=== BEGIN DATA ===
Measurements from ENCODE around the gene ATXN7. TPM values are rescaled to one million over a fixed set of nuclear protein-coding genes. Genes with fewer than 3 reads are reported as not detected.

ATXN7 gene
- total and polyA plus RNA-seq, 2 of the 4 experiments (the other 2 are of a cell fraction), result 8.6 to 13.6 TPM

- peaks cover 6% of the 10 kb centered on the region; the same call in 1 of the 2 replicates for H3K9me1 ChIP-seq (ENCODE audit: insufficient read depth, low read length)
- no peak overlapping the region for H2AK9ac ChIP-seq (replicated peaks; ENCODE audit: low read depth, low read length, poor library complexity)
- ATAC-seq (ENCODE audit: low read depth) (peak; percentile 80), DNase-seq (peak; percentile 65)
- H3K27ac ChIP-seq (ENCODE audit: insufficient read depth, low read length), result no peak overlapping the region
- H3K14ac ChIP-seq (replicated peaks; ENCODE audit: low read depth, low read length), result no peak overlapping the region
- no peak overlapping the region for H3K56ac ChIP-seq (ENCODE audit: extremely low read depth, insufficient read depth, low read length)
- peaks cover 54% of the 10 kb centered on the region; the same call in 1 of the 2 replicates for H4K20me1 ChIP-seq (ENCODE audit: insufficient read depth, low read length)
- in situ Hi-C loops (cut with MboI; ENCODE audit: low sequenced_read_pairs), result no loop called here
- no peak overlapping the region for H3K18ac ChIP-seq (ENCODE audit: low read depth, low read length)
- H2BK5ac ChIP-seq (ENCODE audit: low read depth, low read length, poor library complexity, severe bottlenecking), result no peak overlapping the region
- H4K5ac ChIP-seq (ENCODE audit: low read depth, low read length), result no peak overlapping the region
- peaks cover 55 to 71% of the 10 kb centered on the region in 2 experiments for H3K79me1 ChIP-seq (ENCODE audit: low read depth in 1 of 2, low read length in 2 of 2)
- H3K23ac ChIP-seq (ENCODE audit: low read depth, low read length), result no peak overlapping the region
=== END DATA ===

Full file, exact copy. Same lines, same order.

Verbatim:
Measurements from ENCODE around the gene ATXN7. TPM values are rescaled to one million over a fixed set of nuclear protein-coding genes. Genes with fewer than 3 reads are reported as not detected.

ATXN7 gene
- total and polyA plus RNA-seq, 2 of the 4 experiments (the other 2 are of a cell fraction), result 8.6 to 13.6 TPM

- peaks cover 6% of the 10 kb centered on the region; the same call in 1 of the 2 replicates for H3K9me1 ChIP-seq (ENCODE audit: insufficient read depth, low read length)
- no peak overlapping the region for H2AK9ac ChIP-seq (replicated peaks; ENCODE audit: low read depth, low read length, poor library complexity)
- ATAC-seq (ENCODE audit: low read depth) (peak; percentile 80), DNase-seq (peak; percentile 65)
- H3K27ac ChIP-seq (ENCODE audit: insufficient read depth, low read length), result no peak overlapping the region
- H3K14ac ChIP-seq (replicated peaks; ENCODE audit: low read depth, low read length), result no peak overlapping the region
- no peak overlapping the region for H3K56ac ChIP-seq (ENCODE audit: extremely low read depth, insufficient read depth, low read length)
- peaks cover 54% of the 10 kb centered on the region; the same call in 1 of the 2 replicates for H4K20me1 ChIP-seq (ENCODE audit: insufficient read depth, low read length)
- in situ Hi-C loops (cut with MboI; ENCODE audit: low sequenced_read_pairs), result no loop called here
- no peak overlapping the region for H3K18ac ChIP-seq (ENCODE audit: low read depth, low read length)
- H2BK5ac ChIP-seq (ENCODE audit: low read depth, low read length, poor library complexity, severe bottlenecking), result no peak overlapping the region
- H4K5ac ChIP-seq (ENCODE audit: low read depth, low read length), result no peak overlapping the region
- peaks cover 55 to 71% of the 10 kb centered on the region in 2 experiments for H3K79me1 ChIP-seq (ENCODE audit: low read depth in 1 of 2, low read length in 2 of 2)
- H3K23ac ChIP-seq (ENCODE audit: low read depth, low read length), result no peak overlapping the region